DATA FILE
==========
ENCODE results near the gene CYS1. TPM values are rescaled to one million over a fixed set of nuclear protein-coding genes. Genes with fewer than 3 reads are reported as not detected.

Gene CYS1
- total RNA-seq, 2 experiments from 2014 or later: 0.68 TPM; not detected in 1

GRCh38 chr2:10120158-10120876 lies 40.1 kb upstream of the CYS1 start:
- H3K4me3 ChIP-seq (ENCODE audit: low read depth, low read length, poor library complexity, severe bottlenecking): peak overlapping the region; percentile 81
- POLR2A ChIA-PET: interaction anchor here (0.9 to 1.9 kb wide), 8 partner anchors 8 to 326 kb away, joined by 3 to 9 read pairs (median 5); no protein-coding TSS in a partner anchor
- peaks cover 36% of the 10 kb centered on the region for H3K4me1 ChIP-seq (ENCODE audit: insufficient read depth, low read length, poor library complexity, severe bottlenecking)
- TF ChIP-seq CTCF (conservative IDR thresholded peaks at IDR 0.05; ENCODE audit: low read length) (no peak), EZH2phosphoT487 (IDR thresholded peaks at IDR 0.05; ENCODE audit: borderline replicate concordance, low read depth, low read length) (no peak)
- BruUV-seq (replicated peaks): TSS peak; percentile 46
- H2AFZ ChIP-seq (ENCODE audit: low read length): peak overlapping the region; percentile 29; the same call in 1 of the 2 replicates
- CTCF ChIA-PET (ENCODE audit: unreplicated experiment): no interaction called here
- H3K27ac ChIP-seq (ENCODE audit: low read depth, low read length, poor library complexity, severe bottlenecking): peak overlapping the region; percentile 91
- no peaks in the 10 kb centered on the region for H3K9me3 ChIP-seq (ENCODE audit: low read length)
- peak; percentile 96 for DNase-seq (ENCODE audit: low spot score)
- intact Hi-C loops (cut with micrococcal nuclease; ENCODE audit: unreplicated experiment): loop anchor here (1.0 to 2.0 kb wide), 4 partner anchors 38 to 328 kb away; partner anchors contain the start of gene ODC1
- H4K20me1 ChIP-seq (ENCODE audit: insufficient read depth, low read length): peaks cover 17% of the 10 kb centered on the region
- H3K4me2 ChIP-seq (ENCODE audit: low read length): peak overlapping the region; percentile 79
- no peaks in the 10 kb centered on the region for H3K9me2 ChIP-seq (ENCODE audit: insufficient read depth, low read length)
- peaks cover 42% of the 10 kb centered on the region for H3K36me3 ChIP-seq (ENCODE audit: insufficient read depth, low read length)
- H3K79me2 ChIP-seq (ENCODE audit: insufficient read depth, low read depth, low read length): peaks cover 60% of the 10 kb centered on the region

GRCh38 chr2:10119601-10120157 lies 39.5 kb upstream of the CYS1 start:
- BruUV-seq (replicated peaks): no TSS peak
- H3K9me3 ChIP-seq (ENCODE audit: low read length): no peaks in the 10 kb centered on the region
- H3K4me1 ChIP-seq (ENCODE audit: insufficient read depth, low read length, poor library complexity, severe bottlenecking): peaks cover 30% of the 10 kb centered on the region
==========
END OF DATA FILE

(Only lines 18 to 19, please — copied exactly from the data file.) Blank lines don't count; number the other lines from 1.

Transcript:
- no peaks in the 10 kb centered on the region for H3K9me2 ChIP-seq (ENCODE audit: insufficient read depth, low read length)
- peaks cover 42% of the 10 kb centered on the region for H3K36me3 ChIP-seq (ENCODE audit: insufficient read depth, low read length)